Zoom, November 2020
During her 23 years of breaking, Emma Ready has established an international reputation as an inspirational, empathetic motivator who is both approachable and accessible. Her students describe her as a treasure trove of information and she's known for her clear, helpful and insightful approach to sharing knowledge. Emma’s leadership style has been described as inspirational and elevating. She’s renowned for her creativity and has been dubbed 10,000 Moves Master. Her recent choreographic work looks at the issue of coercive control and has been described as utterly awfully wonderful and hauntingly beautiful.
IA: Can you introduce yourself and describe what it is that you do?
ER: Yeah. My name’s Emma Ready. I’m a B-Girl and choreographer, and I teach breaking. Yeah, so I started in ’97, in Edinburgh – so, I’m from Glasgow but I moved to Edinburgh for university, and that’s when I started breaking. And yeah…so I’ve been doing, I’ve been teaching since 2003, doing theatre since 2005 and, a couple of years ago, I started work on my first choreographic solo project, I’ve been developing since then. And, since lockdown, that’s been put on the back-burner, and I’ve started teaching online classes, on zoom. So, getting more back into the teaching side of things this year.
IA: I’ll come to all of those things a little later.
IA: The idea of the crew and the company is a form of alternate family and kinship. Can you talk a bit about your relationships with SIN Cru, Flyin’ Jalapenos and Flexible Flav?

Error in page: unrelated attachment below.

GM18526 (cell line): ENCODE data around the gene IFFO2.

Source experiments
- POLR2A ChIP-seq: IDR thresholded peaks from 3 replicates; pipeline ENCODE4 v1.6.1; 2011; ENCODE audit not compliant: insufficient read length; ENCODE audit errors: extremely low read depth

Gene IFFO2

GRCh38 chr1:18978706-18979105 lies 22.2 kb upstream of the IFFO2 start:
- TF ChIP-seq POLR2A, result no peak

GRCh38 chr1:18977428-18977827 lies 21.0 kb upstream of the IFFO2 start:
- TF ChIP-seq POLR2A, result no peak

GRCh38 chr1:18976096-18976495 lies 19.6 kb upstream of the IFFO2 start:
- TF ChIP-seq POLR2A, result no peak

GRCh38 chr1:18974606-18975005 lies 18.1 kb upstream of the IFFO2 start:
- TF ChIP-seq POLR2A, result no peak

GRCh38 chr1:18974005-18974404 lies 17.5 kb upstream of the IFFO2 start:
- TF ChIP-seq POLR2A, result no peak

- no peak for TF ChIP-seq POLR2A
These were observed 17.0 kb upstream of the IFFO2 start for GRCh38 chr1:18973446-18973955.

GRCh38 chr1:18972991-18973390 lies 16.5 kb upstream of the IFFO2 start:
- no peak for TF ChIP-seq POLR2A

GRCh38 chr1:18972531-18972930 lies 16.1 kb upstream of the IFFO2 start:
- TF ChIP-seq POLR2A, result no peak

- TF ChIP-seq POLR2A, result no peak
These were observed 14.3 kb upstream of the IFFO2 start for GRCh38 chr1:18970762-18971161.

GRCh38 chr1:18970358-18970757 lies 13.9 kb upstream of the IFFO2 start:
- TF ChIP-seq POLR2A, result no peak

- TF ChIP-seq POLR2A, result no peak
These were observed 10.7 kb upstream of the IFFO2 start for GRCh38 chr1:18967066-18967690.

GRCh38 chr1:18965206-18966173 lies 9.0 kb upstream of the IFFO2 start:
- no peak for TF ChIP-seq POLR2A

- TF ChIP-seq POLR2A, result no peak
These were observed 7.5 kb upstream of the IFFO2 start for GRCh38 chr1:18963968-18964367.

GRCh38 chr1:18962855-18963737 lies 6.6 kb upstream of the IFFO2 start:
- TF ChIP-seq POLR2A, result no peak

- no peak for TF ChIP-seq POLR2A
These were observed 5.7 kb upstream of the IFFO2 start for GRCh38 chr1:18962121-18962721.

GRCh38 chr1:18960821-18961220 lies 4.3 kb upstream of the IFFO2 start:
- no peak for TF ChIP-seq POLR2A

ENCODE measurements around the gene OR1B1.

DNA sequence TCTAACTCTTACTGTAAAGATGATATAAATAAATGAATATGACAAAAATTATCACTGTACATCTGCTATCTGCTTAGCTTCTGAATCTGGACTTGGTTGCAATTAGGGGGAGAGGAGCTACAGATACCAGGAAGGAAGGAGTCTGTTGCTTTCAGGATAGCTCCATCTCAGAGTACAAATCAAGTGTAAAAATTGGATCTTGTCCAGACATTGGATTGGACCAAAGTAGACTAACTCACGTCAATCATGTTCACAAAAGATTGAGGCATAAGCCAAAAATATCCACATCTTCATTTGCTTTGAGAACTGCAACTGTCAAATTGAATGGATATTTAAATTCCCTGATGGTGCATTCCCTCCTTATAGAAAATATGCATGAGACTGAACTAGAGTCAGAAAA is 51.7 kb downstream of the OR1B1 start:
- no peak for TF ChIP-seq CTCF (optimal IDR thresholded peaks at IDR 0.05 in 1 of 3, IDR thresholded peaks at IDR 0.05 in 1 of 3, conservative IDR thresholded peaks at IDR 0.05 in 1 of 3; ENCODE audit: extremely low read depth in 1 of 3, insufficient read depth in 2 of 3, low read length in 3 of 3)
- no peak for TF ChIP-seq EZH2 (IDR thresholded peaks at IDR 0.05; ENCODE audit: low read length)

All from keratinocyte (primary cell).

ER: Sure, so…the Flyin’ Jalapenos I joined in 2008, but the crew was formed in 2002. Before that I was in a crew called ‘Random Aspekts’ that was Edinburgh-based, but I left that in 2005…I think and joined the Flyin’ Jalapenos in 2008. I’d known everyone in the Jalapenos cause the Scottish scene is small, everyone knows everyone. So…it was really nice to hook up with those guys, and travel through to Glasgow, because I still live in Edinburgh…travel through there to train with them and do various gigs and battles. And then, let’s see so… in the early 2010s…well, 2013-2015 maybe, me and Sideshow Maule and Niall, three of us did quite a lot of battles, Maule and I were invited to Montreal to compete in the breaking competition that’s part of the Just For Laughs Festival there. That was a lot of fun. We had some entertaining routines that we pulled out...it was a fun trip. A few of us were invited to Rockin’ Star, which is in Russia. I went and did that one as well. More routines. We got our Flyin’ Jalapenos shirts printed in Russian, with our names on the back, especially for that trip. It’s a good thing – travelling and battling together, it definitely brings people together, and you get to see, you know, all sides of personalities and frustrations, victories and losses…they all figure in that kind of environment. I joined Flexible Flav…a couple of years ago. I met Abe…he was one of the founders of the crew, based in Sacramento. He found me on Facebook in 2012, I think. He was helping to organise a B-Girl battle called ‘Queen Sweet Sixteen’ that was in Seattle. So he invited me to that, I went to it, and since then we’ve just been friends, training together a lot and we have a lot of big conversations about Hip Hop and…you know, definitely on the same wavelength when it comes to the culture and that kind of thing(s). Flexible Flav is a very international crew, so I’m close with Sdido who’s a B-Boy from Italy and…Loopi…B-Gir Loopi from Germany. The three of us travel to each other quite a lot, along with other people in the crew(s)and B-Boys from Spain, Poland and all over, as well as the American side. But the three of us were organising events at the same time. So for a couple of years we were all travelling round to each other’s events and hangouts…we’d really spend a lot of time together. Then Loopi and I battled together at the B-Girl battle at Battle of the Year when we were invited to that, a couple of years ago. Travelling...when you don’t live in the same place as your crew mates, travelling is a must if you wanna train together. I mean now it’s all online anyway. So that’s how I actually started doing all of my tutorials, because the Flexible Flav group chat…we just started sending videos to each other, tutorials, sharing our skills. That’s where my tutorial things for Instagram started this year. And that extended beyond the crew to that. You spend a lot of time together, don’t you? Travelling as cheaply as you can, so…car journeys, road trips…and you know, everyone gets tired and irritable so you have to learn how to be around each other, and be considerate to each other, if there are bickerings and you have to sort them out because you have to battle together. [laughs] Yeah. [laughs] It’s definitely…close, and a lot of time spent together and a lot of support, pushing each other to be the best dancer you can be…for each other, but also for the benefit of the crew. It’s definitely an important part of the scene which…I’m hoping after COVID, that there might be more crew-orientated events, crew battles might come back, cause people have been so spread out, so…alone…and I’m wondering if it might foster a new generation of crew battles cause everyone will want to see each other and dance together in crews. I think that we might see a shift in the battle circuit after this.